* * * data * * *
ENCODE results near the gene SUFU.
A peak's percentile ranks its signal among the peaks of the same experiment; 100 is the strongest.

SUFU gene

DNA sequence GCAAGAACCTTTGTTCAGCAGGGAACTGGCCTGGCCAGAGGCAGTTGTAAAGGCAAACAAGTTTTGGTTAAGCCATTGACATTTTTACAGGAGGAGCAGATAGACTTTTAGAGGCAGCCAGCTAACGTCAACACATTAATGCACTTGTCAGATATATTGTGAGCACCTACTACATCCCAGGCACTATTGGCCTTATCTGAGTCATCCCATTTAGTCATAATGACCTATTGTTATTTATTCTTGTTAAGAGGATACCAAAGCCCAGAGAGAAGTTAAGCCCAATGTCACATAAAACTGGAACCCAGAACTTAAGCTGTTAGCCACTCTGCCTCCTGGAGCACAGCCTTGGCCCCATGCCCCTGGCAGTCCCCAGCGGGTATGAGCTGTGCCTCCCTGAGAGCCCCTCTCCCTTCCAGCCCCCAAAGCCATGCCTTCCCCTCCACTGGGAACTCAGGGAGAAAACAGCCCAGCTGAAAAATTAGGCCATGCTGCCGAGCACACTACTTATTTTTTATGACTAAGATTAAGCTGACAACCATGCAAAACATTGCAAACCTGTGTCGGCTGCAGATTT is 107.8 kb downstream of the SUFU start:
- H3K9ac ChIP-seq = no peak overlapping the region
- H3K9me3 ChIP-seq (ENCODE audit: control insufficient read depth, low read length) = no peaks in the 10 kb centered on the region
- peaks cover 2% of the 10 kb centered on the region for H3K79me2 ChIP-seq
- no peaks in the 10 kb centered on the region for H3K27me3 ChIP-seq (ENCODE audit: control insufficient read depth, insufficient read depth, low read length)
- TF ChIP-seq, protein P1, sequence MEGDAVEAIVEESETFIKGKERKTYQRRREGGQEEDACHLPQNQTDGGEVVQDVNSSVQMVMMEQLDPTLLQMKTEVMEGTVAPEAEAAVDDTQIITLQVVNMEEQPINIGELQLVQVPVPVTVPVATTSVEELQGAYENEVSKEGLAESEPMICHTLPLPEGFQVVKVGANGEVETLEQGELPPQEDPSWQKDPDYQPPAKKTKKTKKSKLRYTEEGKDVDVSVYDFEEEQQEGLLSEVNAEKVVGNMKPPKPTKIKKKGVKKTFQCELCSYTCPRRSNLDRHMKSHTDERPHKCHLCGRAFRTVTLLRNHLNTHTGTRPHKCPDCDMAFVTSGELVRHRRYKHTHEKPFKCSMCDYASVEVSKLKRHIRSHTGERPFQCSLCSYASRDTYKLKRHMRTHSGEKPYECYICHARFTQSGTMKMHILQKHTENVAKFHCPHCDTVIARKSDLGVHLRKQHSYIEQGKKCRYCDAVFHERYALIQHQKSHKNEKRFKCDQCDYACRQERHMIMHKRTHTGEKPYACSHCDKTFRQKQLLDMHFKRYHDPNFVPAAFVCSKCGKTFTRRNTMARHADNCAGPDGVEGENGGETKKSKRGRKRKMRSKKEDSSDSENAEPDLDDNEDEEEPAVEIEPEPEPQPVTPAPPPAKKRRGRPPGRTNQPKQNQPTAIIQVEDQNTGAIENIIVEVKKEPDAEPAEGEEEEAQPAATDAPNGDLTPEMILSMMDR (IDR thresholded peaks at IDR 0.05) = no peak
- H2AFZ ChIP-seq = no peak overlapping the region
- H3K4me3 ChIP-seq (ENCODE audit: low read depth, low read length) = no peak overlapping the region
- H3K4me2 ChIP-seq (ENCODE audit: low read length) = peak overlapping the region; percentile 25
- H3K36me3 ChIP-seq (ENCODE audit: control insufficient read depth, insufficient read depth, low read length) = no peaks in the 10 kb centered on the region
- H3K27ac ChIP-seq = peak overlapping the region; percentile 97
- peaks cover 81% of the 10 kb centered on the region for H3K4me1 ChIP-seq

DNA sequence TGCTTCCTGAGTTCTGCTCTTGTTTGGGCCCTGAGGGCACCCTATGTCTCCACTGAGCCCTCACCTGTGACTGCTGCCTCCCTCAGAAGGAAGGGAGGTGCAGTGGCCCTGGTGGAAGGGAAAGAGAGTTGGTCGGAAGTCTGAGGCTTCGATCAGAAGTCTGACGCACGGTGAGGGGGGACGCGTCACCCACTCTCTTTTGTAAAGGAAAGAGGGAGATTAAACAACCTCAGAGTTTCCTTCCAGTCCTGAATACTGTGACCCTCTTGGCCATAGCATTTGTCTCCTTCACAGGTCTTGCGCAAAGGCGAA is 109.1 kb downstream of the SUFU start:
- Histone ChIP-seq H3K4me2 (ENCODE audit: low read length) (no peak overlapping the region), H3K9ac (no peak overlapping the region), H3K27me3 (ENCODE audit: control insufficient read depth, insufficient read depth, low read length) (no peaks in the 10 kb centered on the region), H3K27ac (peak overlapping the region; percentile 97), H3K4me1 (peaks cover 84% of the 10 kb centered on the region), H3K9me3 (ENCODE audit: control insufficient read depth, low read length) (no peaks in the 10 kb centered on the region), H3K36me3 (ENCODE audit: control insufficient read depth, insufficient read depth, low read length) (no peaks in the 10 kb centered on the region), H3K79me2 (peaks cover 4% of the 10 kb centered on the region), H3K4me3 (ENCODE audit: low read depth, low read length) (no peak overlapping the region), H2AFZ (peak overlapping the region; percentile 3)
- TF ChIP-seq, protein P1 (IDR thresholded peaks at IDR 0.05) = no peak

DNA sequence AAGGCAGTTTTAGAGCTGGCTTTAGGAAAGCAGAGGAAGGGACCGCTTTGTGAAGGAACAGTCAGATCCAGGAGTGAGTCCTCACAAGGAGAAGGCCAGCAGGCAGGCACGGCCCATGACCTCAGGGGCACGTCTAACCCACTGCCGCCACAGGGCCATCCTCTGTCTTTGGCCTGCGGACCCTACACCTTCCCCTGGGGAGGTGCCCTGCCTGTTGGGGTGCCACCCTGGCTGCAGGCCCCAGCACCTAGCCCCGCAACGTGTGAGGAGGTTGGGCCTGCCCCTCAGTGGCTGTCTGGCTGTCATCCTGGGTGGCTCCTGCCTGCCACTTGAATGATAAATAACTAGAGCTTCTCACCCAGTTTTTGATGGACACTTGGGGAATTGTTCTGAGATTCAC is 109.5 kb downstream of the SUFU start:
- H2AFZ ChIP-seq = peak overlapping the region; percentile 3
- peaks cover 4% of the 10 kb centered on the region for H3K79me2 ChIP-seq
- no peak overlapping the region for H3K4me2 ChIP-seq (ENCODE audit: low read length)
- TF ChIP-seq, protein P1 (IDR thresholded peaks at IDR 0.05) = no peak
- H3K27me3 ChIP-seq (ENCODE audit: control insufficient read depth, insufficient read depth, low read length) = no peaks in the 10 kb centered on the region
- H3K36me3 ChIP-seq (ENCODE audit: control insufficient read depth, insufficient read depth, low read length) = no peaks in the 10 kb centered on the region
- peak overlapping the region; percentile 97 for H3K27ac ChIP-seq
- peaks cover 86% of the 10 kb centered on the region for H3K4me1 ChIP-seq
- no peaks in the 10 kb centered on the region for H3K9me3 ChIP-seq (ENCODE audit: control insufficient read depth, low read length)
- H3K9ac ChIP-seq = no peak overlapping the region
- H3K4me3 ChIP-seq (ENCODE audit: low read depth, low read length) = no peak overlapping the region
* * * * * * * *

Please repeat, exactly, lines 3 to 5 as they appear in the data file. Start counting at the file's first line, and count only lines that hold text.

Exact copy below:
SUFU gene

DNA sequence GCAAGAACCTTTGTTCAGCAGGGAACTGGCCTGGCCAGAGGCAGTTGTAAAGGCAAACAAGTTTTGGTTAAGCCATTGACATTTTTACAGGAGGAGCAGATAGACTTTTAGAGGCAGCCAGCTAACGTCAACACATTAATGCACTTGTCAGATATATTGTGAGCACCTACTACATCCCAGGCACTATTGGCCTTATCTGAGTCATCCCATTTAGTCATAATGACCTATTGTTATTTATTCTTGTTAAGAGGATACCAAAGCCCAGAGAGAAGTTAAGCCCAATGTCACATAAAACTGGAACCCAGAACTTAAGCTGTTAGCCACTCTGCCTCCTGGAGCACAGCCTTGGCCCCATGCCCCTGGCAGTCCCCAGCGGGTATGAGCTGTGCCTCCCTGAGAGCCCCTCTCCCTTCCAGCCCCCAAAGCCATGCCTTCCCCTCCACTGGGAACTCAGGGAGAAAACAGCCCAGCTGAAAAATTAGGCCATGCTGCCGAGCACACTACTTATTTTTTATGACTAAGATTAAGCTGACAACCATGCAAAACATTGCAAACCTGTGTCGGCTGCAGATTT is 107.8 kb downstream of the SUFU start:
- H3K9ac ChIP-seq = no peak overlapping the region